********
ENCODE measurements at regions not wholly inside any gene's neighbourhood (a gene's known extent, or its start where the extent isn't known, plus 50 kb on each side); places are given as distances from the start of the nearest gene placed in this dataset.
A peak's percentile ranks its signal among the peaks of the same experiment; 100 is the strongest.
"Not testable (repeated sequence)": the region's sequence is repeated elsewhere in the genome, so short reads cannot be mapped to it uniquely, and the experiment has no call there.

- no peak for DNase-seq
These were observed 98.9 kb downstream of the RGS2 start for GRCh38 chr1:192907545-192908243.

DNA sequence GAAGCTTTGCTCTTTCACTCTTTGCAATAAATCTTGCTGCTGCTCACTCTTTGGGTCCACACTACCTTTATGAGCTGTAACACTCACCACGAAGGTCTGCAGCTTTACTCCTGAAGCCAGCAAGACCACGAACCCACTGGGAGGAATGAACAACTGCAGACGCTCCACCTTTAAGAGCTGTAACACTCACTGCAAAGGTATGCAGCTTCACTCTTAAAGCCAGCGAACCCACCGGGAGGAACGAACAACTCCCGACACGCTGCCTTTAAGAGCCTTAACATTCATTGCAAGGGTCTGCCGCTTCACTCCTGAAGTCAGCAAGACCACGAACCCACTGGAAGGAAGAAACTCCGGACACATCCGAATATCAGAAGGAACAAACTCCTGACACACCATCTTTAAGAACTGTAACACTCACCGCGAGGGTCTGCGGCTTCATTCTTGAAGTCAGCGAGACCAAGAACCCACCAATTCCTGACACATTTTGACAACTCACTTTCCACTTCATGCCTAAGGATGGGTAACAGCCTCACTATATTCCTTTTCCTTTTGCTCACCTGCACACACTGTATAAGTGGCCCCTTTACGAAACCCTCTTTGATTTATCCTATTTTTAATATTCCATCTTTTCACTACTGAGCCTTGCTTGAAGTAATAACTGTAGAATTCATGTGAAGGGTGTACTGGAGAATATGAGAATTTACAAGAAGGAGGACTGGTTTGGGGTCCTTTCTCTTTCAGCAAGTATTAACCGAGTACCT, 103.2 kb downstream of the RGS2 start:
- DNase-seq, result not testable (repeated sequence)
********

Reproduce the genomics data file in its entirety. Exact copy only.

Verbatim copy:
ENCODE measurements at regions not wholly inside any gene's neighbourhood (a gene's known extent, or its start where the extent isn't known, plus 50 kb on each side); places are given as distances from the start of the nearest gene placed in this dataset.
A peak's percentile ranks its signal among the peaks of the same experiment; 100 is the strongest.
"Not testable (repeated sequence)": the region's sequence is repeated elsewhere in the genome, so short reads cannot be mapped to it uniquely, and the experiment has no call there.

- no peak for DNase-seq
These were observed 98.9 kb downstream of the RGS2 start for GRCh38 chr1:192907545-192908243.

DNA sequence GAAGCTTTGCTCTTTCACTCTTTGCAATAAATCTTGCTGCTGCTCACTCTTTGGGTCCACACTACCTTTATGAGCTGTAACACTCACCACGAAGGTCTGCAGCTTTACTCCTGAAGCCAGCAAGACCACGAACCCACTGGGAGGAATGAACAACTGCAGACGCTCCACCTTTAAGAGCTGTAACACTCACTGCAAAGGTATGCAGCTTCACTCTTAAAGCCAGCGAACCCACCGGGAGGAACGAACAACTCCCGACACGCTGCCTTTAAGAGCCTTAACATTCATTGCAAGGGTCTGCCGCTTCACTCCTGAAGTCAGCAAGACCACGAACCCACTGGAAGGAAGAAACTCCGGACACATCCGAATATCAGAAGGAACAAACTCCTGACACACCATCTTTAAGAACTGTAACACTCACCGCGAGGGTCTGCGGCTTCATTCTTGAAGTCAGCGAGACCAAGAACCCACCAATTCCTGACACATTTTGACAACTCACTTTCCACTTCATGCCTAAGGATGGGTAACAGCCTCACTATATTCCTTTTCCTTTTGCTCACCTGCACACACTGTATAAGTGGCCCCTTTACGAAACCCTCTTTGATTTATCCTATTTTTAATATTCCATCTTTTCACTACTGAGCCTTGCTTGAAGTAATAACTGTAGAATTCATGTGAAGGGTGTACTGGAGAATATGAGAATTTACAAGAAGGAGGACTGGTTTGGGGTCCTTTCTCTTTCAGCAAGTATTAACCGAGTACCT, 103.2 kb downstream of the RGS2 start:
- DNase-seq, result not testable (repeated sequence)